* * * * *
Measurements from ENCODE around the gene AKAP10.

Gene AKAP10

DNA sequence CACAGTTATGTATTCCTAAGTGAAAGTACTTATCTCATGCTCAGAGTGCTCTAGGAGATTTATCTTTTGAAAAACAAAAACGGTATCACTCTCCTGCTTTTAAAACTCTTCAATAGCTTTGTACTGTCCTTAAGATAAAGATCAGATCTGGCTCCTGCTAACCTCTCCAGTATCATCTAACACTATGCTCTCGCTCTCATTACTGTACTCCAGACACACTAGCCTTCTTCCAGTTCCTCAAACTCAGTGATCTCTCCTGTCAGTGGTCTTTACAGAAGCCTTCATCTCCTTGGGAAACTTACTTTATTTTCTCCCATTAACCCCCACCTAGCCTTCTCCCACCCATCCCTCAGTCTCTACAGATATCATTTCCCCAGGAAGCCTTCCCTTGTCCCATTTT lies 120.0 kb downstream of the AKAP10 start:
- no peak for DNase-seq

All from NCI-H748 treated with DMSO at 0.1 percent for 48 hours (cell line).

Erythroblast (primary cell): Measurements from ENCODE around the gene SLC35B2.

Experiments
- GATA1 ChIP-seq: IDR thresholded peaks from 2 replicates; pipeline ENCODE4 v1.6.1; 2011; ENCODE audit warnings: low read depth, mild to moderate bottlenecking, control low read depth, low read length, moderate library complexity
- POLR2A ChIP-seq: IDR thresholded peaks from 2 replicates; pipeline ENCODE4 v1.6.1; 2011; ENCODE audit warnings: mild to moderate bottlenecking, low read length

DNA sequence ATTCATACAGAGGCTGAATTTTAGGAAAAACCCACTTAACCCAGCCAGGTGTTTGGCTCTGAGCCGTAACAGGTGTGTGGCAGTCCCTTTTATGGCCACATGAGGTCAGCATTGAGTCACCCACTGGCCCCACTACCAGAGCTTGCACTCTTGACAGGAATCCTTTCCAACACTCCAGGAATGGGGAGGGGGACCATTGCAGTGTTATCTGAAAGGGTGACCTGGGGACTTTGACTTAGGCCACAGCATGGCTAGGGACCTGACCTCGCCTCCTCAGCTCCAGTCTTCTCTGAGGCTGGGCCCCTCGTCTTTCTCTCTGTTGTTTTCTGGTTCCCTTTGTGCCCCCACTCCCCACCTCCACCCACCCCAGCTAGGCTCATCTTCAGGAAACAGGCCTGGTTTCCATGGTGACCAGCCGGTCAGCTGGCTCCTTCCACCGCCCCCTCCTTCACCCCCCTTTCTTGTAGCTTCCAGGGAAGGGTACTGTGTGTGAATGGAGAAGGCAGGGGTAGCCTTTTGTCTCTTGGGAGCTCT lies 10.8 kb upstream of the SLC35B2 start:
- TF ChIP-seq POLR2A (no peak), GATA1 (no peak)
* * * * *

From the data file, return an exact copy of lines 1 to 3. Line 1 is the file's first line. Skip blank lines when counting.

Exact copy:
Measurements from ENCODE around the gene AKAP10.

Gene AKAP10

DNA sequence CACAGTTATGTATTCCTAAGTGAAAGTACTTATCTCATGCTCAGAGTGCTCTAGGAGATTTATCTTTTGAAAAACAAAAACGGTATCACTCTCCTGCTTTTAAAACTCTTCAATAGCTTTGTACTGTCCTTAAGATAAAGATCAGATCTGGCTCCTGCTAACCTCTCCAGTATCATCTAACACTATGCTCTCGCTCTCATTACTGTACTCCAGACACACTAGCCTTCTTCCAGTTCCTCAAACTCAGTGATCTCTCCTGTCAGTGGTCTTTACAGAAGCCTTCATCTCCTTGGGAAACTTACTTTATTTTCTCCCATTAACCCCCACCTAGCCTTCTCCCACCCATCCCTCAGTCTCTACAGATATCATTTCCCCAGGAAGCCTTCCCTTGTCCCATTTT lies 120.0 kb downstream of the AKAP10 start: